Sine’s 5 & 10

Sine’s 5 & 10

Bill Harr Jr. met his wife, Gail, at Sines 5 & 10 in Quakertown. They were employees and often shared lunch at the counter, which still features a huge Hires root beer tap in working order, and where a long line of regulars’ coffee mugs hang from hooks. “A lot of marriages have come out of here,” says Bill’s sister, Linda Fox.

Bill Jr., who knows the exact spot for every customer’s cup, opens every morning, except Mondays, his day off. “If you want dad (Bill Harr Sr.), you need to be here in the morning,” he says.

Linda’s first memory of this enduring family institution that’s survived 107 years was looking under the 23 counter stools, including four short stacks for kids and “old ladies with short legs,” Bill Sr. says, to see the dried gum. Dad, who turns 86 this month, kneels down to check. “None,” he reports.

Linda began working in the store at age 15 for her grandparents: “To this day, I’d hate to let them down, to not keep this going,” she says.

Once, 5 & 10 stores were a dime a dozen. But F.W. Woolworth pulled out in the 1990s; Kresge morphed into Kmart, which now struggles. Some 5 & 10s are reinvented dollar stores. The Harrs endure with 11 strip malls, many with big-box retailers, within a five-mile radius. When the first opened, Plaza on 309, Bill’s father thought it was the end of Sines. “Now, we’re looking forward to outlasting Walmart,” Linda says from space that’s as suspended in time as the 230 model airplanes hung from the rafters, the year-round Christmas Room, and a massive collection of not-for-sale antiques that include Quakertown memorabilia.

It was 1912, and just months after Titanic sunk, Sines rose as Howard B. Sine’s Housefurnishing Store at 217 W. Broad St. Howard Sine, Harr’s maternal grandfather, moved to the current, now-expanded site in 1926. Five generations of family have worked here.

When Sine and his wife died, the business was passed on to their daughter and son-in-law, Theresa and Arthur Harr. Their son, Bill Sr., began working in the store at 14. He bought it with his wife Marlene in 1974. Their children, Bill Jr. and Linda, remain employees.

But there were once 31 employees after a Depression-era addition, and eight registers. Now, there are two, counting the register at the food counter.

What still sells best is candy. But even the candy in the penny candy bins doesn’t cost a penny anymore. It costs two cents. Once 32 varieties, now there are 10.

The family once bought toys directly from giant manufacturers like Hasboro, Milton Bradley, Tonka, Plasticville, and others. The last HO train set Bill Sr. looked into, a distributor required a minimum $10,000 order. “I’m not the boss anymore,” he says.

Since the late 1930s, Sines has belonged to 13 different buying groups, mostly distributors. Standard Syndicate Stores, which it joined in 1958, constituted a group of 54 kindred stores that held monthly meetings, paid dues, and helped each other buy merchandise from manufacturers by pooling orders, but it died slowly as stores closed. “As far as we know, we’re the only one left,” Linda says.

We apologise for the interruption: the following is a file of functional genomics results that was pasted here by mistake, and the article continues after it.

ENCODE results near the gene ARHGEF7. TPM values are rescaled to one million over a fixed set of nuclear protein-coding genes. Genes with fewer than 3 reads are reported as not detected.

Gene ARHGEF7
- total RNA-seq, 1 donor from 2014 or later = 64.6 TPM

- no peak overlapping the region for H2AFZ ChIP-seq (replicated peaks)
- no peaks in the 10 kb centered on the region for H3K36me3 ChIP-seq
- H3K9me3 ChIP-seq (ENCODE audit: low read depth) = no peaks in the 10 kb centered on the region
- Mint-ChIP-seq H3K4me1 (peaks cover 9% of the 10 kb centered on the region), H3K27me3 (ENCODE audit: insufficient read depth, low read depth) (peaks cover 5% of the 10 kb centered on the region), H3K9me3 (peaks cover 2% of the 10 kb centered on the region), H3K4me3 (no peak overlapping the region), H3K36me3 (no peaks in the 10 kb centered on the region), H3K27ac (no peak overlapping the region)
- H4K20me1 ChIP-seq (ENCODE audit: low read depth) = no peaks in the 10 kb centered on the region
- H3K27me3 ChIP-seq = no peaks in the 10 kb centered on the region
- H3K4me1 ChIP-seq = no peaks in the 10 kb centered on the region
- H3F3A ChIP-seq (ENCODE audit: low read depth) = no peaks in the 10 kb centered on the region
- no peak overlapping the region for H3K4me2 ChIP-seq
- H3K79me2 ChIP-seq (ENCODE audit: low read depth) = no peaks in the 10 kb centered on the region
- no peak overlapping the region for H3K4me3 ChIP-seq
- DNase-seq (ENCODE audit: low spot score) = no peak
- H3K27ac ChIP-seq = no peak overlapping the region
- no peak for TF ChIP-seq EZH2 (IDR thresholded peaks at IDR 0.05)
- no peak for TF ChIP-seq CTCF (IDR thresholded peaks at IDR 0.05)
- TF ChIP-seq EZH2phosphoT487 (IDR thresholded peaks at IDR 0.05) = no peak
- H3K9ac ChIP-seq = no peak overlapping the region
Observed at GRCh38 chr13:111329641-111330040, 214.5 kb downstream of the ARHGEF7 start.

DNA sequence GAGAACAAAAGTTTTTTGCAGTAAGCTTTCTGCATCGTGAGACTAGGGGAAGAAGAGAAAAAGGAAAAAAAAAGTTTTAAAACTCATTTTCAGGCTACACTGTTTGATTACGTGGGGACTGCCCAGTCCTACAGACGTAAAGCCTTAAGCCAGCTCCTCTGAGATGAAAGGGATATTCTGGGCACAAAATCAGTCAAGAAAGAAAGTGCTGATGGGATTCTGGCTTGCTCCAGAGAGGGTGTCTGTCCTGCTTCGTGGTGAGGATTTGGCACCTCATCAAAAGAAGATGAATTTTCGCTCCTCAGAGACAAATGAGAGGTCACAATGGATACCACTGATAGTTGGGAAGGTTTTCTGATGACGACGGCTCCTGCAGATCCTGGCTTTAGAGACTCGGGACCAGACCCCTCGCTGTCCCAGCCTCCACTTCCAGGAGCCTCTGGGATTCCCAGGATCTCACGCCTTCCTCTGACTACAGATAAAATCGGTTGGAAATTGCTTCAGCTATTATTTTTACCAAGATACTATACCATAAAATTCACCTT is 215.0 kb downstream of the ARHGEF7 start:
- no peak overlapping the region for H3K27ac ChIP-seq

Today, most merchandise comes from Variety Distributors, Inc. Another like it, Cotter & Company, once had two divisions: True Value and Variety & Service (V&S), which had an Allentown warehouse. Then, one day, a Fed-Ex driver delivered the letter: The V&S half was disbanding to concentrate on the hardware (True Value) half. “One of the worst days in our long history,” she laments. “And where is True Value now?”

The times and challenges have made the Harrs more creative, thrifty, and smart. “The internet has helped,” Linda says.

Rather than longevity, Bill calls “stupidity” the key to survival. Linda calls it Pennsylvania German stubbornness. One common position: Sines isn’t a hobby business. “It’s a business,” Linda says, “and we want to stay in business.”

Sines almost closed in 2006. Literally S.O.S.—Save Our Store—signs went up in the display windows. That summer, through traffic on Broad Street was diverted for construction, but the family rode out the street closure and economic downturns, and replaced S.O.S. signs with a countdown to its 100th anniversary in 2012. Business spiked. “What it told us is that it matters to people that we’re here,” Linda says.

Proof is in the old store photographs on display, old posters advertising 10-cent milkshakes, a bill of sale from 1916—and the lunch counter, added in 1933, to include a soda fountain and ice cream. Today, breakfast and lunch (all homemade dishes) are still served. So does it really matter that a once more-industrial Quakertown had factory workers lined up three-deep for lunch?

In the end, Bill Sr. admits to his pride. “I’m not going to retire, I can tell you that,” he says. “Even if we do close, I’m still going to come in here, stand in the window, and wave at people.”

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